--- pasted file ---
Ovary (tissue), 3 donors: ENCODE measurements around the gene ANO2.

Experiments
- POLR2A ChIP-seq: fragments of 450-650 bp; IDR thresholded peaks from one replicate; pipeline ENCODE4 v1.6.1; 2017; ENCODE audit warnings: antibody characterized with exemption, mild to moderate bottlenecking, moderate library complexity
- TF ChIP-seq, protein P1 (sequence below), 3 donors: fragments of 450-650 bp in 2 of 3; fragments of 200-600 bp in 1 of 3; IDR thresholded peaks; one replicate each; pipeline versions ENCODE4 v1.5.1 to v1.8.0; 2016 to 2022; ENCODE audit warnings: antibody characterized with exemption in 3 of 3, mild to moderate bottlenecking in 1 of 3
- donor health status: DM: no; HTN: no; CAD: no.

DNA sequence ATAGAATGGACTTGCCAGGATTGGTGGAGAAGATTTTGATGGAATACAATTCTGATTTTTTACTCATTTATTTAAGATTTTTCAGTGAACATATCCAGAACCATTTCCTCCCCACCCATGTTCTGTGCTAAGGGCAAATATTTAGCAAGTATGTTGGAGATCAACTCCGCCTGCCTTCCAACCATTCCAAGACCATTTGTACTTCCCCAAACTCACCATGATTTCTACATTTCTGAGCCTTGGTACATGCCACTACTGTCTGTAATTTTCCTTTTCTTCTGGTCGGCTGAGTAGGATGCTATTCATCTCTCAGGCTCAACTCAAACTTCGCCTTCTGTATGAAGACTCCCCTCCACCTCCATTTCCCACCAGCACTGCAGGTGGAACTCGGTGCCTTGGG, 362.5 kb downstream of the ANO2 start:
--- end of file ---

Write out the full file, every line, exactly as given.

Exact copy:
Ovary (tissue), 3 donors: ENCODE measurements around the gene ANO2.

Experiments
- POLR2A ChIP-seq: fragments of 450-650 bp; IDR thresholded peaks from one replicate; pipeline ENCODE4 v1.6.1; 2017; ENCODE audit warnings: antibody characterized with exemption, mild to moderate bottlenecking, moderate library complexity
- TF ChIP-seq, protein P1 (sequence below), 3 donors: fragments of 450-650 bp in 2 of 3; fragments of 200-600 bp in 1 of 3; IDR thresholded peaks; one replicate each; pipeline versions ENCODE4 v1.5.1 to v1.8.0; 2016 to 2022; ENCODE audit warnings: antibody characterized with exemption in 3 of 3, mild to moderate bottlenecking in 1 of 3
- donor health status: DM: no; HTN: no; CAD: no.

DNA sequence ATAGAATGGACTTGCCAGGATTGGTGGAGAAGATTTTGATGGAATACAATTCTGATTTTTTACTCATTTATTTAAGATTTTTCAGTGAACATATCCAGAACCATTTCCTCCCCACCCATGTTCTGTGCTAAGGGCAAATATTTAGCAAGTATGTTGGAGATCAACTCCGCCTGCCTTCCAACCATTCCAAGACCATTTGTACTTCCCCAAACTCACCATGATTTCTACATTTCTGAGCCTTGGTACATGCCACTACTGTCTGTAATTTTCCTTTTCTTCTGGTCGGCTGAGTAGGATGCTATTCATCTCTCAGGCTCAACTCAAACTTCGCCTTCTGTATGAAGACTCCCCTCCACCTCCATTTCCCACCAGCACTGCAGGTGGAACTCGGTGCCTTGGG, 362.5 kb downstream of the ANO2 start: